A top marketing executive, who attacked a judge at an awards ceremony at the Mansion House in Dublin, has been spared a criminal record and jail sentence after paying €20,000 to charity.
Gary Brown (aged 51) with an address at Howth Road, in Clontarf in Dublin, had been found guilty of assault causing harm to John O'Connor on May 7, 2009, at the An Post Direct Marketing Awards Night, in the Mansion House.
He had denied the charge and after being found guilty at Dublin District Court was told by Judge Ann Watkin last month that he would be spared a criminal record if he donated €20,000 to the St Vincent de Paul charity.
Today, Mr Brendan Grehan SC, defending, told Judge Watkin that a cheque was sent to the charity and Mr Brown was in court to confirm that the money had left his account.
Noting that it has been paid Judge Watkin applied the Probation Offenders' Act, which is not a recorded conviction and means he has not got a criminal record as a result of the incident.
Brown's company RMG Target had won the top prize at the event for the fourth consecutive year. In his victory speech he had said: “It's great to see new faces coming in” which were “making great videos that make us laugh every year.”
Afterwards Mr O'Connor and another judge Justin Cullen asked to speak with Brown.
They went to a corridor and Mr O'Connor and Mr Cullen criticised the speech but was told by the Brown to “f*** off”.
The court had heard that Mr O'Connor called Brown a knacker and he was then punched in the face by the accused. He fell and grabbed on to Brown and they went to the floor.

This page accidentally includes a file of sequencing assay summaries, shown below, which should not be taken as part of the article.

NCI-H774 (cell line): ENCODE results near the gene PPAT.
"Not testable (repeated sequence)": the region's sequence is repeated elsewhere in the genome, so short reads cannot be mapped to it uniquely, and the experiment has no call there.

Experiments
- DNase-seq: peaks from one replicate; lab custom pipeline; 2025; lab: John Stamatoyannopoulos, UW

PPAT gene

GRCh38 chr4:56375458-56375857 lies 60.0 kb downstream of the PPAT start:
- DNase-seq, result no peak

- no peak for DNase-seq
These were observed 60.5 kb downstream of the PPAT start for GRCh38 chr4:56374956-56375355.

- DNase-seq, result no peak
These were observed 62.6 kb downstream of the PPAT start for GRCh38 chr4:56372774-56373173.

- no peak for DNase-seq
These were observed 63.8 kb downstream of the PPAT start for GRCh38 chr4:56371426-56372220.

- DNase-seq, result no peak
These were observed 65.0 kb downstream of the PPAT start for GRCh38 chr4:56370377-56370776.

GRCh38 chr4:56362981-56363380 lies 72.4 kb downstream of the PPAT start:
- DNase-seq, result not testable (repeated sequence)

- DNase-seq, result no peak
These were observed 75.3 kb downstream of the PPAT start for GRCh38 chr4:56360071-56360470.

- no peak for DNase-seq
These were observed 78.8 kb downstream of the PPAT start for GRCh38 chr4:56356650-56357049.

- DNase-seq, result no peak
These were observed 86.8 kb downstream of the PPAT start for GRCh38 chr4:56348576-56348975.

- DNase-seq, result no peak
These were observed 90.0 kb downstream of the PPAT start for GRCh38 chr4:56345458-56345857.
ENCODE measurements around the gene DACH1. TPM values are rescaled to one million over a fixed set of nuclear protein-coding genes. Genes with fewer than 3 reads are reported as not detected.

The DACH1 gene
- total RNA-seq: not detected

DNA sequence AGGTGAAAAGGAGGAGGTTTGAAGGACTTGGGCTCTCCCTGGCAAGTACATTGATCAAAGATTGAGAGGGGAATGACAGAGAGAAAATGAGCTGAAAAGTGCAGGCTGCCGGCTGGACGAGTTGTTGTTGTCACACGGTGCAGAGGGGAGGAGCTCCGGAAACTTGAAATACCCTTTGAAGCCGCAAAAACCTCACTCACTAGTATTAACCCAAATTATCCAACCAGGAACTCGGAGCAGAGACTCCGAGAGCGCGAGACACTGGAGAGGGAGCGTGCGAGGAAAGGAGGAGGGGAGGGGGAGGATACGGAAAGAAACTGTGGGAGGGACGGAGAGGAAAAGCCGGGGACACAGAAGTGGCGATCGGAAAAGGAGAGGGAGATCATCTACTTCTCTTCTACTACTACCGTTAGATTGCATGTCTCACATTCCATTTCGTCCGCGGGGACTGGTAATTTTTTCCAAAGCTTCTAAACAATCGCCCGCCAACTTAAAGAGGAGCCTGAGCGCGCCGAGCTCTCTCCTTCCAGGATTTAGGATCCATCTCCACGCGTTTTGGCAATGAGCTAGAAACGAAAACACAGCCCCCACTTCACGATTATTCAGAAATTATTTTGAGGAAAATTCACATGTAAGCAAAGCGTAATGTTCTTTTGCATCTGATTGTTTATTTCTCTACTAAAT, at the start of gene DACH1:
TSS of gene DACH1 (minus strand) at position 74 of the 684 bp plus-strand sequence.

Witnesses had told the court that Brown punched Mr O'Connor five times, leaving him bleeding.
Brown had claimed that Mr O'Connor and Mr Cullen had been aggressive and he was embarrassed because some of his clients were present when they came to his table.
He had claimed Mr O'Connor had said that his conduct when he gave his speech was “loutish.” Brown admitted telling Mr O'Connor to f*** off but said the victim had called him a knacker and he feared he would be struck by him.
Earlier Mr Brendan Grehan SC, defending, had told the court that his client had made a €5,000 donation to Temple Street Hospital which had been nominated by Mr O'Connor.
His client wished to “apologise unreservedly” and testimonials detailing work he had done for charity had been submitted to the court.
Brown had admitted liability and paid €1,050 following a claim Mr O'Connor made through the Personal Injuries Assessment Board.
Judge Watkin had described the offence as extremely serious but noted that Brown had been a “upstanding member of the community”, had shown remorse and had no previous criminal convictions.
The judge had also said that the incident was not “totally unprovoked” and she believed Brown had been “approached in a rather aggressive manner” but that was not a justification for the assault.
She also noted that the case had consequences for Brown's standing in the business world.